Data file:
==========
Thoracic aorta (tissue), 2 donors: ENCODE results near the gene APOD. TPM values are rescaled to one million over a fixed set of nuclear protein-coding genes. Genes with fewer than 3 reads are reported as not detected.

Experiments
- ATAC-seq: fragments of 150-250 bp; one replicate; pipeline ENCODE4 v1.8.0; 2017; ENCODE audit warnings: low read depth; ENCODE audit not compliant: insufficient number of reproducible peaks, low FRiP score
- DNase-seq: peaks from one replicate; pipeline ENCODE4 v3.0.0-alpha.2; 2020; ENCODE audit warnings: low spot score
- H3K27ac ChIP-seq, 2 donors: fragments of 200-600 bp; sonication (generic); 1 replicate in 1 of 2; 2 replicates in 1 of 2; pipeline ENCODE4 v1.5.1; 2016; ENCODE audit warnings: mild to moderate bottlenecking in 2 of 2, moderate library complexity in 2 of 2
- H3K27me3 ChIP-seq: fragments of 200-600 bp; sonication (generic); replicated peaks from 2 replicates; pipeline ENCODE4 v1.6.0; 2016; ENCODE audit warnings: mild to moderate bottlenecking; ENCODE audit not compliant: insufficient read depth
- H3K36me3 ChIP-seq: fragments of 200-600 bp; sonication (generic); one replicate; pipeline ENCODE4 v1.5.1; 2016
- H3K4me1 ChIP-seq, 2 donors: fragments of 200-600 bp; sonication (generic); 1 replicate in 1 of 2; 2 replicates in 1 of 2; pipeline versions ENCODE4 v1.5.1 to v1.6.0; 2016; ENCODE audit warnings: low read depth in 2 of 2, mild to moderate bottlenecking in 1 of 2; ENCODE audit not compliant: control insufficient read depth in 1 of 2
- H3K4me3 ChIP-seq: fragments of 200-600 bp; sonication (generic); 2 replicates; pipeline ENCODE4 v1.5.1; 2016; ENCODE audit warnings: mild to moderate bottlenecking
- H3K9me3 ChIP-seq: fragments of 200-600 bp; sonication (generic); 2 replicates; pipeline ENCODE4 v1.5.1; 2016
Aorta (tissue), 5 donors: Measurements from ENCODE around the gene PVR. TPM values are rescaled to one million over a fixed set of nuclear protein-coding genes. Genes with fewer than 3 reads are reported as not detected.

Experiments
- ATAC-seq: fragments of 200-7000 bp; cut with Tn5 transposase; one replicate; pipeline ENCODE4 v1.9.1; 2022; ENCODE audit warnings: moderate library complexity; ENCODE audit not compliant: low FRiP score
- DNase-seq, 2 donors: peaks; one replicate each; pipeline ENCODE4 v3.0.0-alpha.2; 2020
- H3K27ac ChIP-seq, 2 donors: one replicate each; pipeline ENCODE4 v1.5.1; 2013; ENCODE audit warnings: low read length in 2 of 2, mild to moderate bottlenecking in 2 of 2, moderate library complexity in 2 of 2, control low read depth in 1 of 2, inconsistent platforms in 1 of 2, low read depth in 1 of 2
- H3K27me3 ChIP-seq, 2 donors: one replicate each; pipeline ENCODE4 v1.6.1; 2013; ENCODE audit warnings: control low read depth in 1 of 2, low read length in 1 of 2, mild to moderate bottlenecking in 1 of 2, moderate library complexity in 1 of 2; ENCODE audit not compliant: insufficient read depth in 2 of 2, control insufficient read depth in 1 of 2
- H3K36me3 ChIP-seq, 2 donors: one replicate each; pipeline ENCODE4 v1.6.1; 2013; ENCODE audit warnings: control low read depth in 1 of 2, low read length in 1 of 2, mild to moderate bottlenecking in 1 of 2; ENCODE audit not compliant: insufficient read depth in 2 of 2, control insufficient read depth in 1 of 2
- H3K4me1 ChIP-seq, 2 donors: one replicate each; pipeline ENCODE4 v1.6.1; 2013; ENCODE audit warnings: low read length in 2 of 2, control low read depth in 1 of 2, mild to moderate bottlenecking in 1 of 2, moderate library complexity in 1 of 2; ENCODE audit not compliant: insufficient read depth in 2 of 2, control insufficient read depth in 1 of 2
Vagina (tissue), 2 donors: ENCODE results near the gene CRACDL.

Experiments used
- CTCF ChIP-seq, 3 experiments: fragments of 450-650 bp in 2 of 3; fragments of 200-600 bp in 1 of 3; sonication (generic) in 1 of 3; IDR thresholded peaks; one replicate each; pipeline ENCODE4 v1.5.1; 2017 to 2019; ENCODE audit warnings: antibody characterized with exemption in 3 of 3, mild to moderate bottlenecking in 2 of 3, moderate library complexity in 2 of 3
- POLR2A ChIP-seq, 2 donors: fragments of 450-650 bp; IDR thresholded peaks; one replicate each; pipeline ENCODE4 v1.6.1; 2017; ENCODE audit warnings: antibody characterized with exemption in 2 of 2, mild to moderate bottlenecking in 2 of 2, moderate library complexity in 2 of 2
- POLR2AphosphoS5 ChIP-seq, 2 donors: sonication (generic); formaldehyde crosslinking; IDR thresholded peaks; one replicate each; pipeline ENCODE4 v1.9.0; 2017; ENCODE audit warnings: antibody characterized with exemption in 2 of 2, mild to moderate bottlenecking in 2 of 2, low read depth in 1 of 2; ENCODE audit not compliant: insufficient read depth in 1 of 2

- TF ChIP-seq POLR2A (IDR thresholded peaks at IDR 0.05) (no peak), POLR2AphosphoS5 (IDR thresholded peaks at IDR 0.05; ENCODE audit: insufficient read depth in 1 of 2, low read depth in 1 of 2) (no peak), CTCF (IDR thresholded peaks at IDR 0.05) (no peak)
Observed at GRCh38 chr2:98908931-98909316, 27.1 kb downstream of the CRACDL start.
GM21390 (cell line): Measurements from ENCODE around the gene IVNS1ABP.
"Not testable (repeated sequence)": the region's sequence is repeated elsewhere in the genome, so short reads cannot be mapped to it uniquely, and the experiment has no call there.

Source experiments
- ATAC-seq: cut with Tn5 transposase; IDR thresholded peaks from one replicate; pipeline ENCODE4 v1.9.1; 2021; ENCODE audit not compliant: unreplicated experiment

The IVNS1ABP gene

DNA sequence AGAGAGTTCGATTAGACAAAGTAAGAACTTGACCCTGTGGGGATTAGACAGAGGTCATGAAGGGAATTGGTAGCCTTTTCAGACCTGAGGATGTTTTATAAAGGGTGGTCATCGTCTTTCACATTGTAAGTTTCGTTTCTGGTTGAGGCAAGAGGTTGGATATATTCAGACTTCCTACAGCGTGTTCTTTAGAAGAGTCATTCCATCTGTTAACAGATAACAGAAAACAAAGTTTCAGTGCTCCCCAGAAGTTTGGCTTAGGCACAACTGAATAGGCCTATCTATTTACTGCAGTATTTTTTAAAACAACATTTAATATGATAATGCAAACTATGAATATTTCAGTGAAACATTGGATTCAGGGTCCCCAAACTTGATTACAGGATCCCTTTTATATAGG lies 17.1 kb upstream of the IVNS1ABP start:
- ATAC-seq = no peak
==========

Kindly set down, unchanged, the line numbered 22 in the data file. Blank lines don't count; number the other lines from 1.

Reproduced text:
- POLR2A ChIP-seq, 2 donors: fragments of 450-650 bp; IDR thresholded peaks; one replicate each; pipeline ENCODE4 v1.6.1; 2017; ENCODE audit warnings: antibody characterized with exemption in 2 of 2, mild to moderate bottlenecking in 2 of 2, moderate library complexity in 2 of 2